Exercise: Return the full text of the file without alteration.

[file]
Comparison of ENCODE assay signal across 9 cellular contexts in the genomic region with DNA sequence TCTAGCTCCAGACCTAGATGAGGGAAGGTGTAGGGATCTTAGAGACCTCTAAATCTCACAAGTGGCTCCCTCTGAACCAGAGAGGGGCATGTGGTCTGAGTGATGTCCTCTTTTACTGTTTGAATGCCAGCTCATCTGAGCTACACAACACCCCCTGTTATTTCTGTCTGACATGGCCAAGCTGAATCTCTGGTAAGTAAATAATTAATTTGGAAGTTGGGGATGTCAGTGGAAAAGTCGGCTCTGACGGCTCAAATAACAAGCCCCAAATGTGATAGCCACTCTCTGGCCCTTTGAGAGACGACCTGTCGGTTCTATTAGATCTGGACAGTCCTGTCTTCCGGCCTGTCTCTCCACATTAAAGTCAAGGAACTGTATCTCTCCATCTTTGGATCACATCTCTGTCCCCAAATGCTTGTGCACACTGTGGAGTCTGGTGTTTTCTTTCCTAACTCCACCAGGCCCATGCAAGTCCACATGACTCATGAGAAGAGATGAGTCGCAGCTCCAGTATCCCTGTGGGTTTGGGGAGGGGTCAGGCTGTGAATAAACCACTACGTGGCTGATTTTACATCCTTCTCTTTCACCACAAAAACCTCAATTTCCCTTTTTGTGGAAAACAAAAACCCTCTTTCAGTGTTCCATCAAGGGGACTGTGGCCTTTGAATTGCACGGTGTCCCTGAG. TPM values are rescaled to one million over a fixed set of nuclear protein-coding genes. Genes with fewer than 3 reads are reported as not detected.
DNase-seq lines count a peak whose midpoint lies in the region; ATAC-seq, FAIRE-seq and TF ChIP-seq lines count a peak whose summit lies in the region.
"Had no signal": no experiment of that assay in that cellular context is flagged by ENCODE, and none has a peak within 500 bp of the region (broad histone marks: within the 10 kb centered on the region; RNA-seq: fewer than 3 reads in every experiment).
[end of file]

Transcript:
Comparison of ENCODE assay signal across 9 cellular contexts in the genomic region with DNA sequence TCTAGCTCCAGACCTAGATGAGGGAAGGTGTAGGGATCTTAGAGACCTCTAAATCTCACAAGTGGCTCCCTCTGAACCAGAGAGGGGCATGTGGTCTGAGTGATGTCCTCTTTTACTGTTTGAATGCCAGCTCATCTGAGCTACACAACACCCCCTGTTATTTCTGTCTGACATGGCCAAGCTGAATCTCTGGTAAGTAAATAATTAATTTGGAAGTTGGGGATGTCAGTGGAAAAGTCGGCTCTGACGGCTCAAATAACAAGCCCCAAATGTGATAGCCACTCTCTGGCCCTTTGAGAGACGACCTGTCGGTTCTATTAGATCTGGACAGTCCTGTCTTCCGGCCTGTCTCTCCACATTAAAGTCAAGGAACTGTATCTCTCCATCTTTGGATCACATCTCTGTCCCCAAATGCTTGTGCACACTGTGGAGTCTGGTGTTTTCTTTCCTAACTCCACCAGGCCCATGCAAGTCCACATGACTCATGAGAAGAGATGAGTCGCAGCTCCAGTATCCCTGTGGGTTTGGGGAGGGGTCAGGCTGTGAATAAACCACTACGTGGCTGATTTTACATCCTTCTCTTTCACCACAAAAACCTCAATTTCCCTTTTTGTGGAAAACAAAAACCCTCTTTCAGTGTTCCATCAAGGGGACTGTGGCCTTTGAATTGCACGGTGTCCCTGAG. TPM values are rescaled to one million over a fixed set of nuclear protein-coding genes. Genes with fewer than 3 reads are reported as not detected.
DNase-seq lines count a peak whose midpoint lies in the region; ATAC-seq, FAIRE-seq and TF ChIP-seq lines count a peak whose summit lies in the region.
"Had no signal": no experiment of that assay in that cellular context is flagged by ENCODE, and none has a peak within 500 bp of the region (broad histone marks: within the 10 kb centered on the region; RNA-seq: fewer than 3 reads in every experiment).